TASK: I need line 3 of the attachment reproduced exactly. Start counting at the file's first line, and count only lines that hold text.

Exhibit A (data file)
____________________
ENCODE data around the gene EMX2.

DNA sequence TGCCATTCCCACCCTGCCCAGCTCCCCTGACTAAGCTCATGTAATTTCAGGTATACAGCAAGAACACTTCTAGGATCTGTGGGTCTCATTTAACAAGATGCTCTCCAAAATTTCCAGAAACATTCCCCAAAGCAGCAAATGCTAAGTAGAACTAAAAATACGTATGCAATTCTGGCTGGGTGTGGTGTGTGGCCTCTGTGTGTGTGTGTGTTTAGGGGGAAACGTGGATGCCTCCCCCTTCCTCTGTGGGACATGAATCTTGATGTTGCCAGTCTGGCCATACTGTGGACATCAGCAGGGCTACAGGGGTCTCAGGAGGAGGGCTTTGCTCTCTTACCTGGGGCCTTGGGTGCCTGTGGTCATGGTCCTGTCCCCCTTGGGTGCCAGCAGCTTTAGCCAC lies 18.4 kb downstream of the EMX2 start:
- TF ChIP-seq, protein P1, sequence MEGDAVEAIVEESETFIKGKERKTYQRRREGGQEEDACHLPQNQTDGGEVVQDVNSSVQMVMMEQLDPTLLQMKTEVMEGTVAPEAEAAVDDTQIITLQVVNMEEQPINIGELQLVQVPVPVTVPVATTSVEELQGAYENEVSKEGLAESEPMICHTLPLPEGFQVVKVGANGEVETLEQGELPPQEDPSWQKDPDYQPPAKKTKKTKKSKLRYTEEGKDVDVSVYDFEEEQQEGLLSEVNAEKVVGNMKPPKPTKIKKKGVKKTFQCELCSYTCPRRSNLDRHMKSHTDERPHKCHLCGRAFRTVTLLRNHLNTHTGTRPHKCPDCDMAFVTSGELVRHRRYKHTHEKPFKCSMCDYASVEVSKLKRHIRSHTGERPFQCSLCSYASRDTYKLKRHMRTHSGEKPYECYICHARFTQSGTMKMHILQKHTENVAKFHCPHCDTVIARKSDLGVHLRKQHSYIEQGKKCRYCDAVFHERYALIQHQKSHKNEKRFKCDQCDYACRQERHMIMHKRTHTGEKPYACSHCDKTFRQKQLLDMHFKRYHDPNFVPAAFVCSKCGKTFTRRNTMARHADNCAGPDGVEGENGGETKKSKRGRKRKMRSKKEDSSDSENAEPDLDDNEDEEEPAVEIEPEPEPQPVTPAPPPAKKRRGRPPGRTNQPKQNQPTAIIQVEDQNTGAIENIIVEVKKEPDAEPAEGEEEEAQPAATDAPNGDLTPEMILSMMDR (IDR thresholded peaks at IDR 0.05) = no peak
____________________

- TF ChIP-seq, protein P1, sequence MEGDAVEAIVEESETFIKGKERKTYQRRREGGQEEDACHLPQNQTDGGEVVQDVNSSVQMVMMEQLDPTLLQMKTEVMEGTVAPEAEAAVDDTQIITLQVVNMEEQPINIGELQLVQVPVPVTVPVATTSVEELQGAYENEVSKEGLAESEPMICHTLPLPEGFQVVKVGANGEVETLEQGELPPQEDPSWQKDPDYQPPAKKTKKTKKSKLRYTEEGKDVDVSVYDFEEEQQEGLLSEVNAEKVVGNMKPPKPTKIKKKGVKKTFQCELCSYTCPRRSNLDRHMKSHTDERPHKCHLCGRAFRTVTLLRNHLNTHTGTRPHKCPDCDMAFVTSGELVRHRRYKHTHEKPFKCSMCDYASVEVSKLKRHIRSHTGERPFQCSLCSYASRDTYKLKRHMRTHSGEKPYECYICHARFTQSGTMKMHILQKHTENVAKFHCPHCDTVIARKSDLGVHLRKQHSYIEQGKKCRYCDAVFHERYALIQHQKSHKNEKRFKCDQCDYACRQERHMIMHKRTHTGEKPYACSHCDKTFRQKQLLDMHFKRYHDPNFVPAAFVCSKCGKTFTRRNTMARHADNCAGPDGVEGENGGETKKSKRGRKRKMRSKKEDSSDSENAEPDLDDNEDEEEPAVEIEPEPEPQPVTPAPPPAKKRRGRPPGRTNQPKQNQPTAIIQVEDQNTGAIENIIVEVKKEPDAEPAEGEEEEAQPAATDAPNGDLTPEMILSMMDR (IDR thresholded peaks at IDR 0.05) = no peak